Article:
DENR-ARMM proposes massive planting of bamboos along Maguindanao rivers

By on June 28, 2014


Wikipedia Photo
Wikipedia Photo

COTABATO CITY — The Department of Environment and Natural Resources–Autonomous Region in Muslim Mindanao (DENR-ARMM) is pitching for the substantial planting of bamboo species along the rivers of Maguindanao province, whose 13 of 36 municipalities were immersed in floodwaters due to bad weather the past two weeks.

“The program to plant bamboos along the rivers of the province is actually a long-term plan that has been included in the region’s 2014 budget,” DENR-ARMM Secretary Kahal Kedtag said.

He added that his department is currently maintaining some 10,000 bamboo seedlings at a nursery in Awang, Datu Odin Sinsuat town of the province.

“The bamboo is a local abundant strong plant whose roots could impede soil erosion, which fills the river with silt deposits causing it to overflow and flood towns,” Kedtag clarified.

He said the DENR-ARMM is currently working alongside with the regional public works department as to when they would embark on the plan with Rio Grande de Mindanao River as the main target of the undertaking.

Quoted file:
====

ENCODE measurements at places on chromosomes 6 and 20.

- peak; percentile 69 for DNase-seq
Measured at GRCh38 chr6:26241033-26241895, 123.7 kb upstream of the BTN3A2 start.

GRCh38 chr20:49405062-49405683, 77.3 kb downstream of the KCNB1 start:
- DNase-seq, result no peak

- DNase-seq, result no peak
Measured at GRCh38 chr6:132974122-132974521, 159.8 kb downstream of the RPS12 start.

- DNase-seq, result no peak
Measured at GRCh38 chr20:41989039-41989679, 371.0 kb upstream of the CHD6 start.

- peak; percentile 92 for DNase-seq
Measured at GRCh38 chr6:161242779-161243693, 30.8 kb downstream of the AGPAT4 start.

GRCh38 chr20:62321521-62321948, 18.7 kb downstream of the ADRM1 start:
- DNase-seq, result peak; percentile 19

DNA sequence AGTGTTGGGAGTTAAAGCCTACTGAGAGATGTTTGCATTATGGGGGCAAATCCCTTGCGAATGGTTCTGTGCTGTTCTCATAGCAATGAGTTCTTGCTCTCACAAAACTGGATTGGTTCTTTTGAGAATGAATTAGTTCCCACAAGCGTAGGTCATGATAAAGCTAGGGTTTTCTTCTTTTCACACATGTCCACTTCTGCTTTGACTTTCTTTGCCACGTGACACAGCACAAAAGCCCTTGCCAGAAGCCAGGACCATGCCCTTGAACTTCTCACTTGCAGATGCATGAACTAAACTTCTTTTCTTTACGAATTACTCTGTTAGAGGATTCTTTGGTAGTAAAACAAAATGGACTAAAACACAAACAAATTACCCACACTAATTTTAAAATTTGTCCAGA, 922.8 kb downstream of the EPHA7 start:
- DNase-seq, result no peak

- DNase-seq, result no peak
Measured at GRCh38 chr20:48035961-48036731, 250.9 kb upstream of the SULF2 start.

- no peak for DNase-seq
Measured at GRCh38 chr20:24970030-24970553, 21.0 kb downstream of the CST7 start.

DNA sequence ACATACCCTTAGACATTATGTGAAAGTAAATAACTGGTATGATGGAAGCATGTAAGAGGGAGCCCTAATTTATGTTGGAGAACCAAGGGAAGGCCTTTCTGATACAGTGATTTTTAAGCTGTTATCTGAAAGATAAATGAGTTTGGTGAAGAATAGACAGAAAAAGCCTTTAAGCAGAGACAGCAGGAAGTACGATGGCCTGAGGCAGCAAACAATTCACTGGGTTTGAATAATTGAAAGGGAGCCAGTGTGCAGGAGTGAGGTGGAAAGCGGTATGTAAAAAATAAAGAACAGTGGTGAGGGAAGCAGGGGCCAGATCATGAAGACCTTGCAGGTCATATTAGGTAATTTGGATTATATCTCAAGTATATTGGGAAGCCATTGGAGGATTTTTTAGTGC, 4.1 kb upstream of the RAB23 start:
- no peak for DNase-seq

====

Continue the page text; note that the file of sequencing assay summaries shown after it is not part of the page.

The Rio Grande de Mindanao, which traverses Maguindanao, is the second largest river system in the Philippines after the Cagayan River of Luzon.

Contributing to the huge 373-kilometer Mindanao waterway, among others, are smaller crisscrossing tributaries like Pulangi and Kabacan Rivers in Bukidnon and North Cotabato provinces, respectively; the Kaduongan River in Buldon, Maguindanao; and the Ala River in the south that also navigates along Ampatuan and Sultan sa Barongis towns in Maguindanao.

Rio Grande de Mindanao, which has an island-wide drainage area of 23,169 kilometers, empties itself along Bukana district in Cotabato City that serves as its mouth to the Moro Gulf.

Since 2011, the river has been clogged with water hyacinths, causing it to overflow and flood Cotabato City, which is contiguous to Maguindanao, after several days of heavy rain.

Kedtag, however, said floods should not be blamed solely on water hyacinths as it forms part of nature’s ecosystem that freshwater fishes as sanctuary especially during daytime when it is hot and to lay their eggs.

He said dredging of the Rio Grande River to rid of its silt buildup still remains as top mitigating measure to circumvent persistent flooding in Maguindanao.